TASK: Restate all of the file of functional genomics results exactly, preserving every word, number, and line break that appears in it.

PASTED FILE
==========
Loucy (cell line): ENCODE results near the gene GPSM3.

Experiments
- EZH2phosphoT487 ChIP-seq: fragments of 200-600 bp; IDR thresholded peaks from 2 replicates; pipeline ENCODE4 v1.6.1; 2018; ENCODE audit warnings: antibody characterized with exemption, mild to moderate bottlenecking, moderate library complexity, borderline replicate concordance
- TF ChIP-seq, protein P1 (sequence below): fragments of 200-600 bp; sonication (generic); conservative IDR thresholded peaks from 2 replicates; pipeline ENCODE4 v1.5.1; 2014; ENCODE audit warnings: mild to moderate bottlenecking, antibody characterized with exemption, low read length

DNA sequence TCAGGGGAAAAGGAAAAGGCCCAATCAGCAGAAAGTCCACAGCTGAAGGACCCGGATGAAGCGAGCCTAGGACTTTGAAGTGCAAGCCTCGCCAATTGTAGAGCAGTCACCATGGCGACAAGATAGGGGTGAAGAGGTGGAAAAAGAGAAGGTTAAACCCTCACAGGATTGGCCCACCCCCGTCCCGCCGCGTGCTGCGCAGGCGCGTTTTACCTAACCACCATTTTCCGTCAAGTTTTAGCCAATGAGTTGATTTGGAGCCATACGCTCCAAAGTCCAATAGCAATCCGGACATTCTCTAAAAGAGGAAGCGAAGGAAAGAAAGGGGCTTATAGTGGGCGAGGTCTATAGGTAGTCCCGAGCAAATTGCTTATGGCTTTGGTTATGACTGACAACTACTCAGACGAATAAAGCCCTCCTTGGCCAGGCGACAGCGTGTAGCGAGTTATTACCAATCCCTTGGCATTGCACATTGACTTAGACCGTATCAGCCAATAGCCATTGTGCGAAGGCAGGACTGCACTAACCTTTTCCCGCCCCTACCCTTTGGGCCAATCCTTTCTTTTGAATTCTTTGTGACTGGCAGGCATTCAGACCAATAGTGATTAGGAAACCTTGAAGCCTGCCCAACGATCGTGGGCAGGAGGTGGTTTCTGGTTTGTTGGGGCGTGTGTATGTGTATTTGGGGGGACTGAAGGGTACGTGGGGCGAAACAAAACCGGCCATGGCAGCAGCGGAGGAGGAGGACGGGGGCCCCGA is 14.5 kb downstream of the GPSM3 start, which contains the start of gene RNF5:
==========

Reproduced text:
Loucy (cell line): ENCODE results near the gene GPSM3.

Experiments
- EZH2phosphoT487 ChIP-seq: fragments of 200-600 bp; IDR thresholded peaks from 2 replicates; pipeline ENCODE4 v1.6.1; 2018; ENCODE audit warnings: antibody characterized with exemption, mild to moderate bottlenecking, moderate library complexity, borderline replicate concordance
- TF ChIP-seq, protein P1 (sequence below): fragments of 200-600 bp; sonication (generic); conservative IDR thresholded peaks from 2 replicates; pipeline ENCODE4 v1.5.1; 2014; ENCODE audit warnings: mild to moderate bottlenecking, antibody characterized with exemption, low read length

DNA sequence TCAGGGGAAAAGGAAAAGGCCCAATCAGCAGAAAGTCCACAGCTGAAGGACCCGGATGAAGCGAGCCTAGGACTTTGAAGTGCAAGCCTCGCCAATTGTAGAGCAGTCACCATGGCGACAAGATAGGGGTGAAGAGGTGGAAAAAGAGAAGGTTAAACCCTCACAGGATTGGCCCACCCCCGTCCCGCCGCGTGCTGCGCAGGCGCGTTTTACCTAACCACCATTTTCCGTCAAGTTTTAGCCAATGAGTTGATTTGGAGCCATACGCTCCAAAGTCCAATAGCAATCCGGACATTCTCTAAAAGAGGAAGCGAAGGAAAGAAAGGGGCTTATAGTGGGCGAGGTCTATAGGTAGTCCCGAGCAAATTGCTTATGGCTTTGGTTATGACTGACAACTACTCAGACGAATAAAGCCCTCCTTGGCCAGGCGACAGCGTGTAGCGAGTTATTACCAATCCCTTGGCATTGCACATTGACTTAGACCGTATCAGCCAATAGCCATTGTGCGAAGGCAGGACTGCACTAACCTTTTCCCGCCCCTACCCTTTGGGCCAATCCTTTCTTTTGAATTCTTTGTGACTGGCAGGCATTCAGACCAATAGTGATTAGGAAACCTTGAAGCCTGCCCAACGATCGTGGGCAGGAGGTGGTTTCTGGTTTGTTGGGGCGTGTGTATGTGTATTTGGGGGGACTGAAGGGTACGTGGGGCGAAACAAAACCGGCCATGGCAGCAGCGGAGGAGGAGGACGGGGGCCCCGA is 14.5 kb downstream of the GPSM3 start, which contains the start of gene RNF5: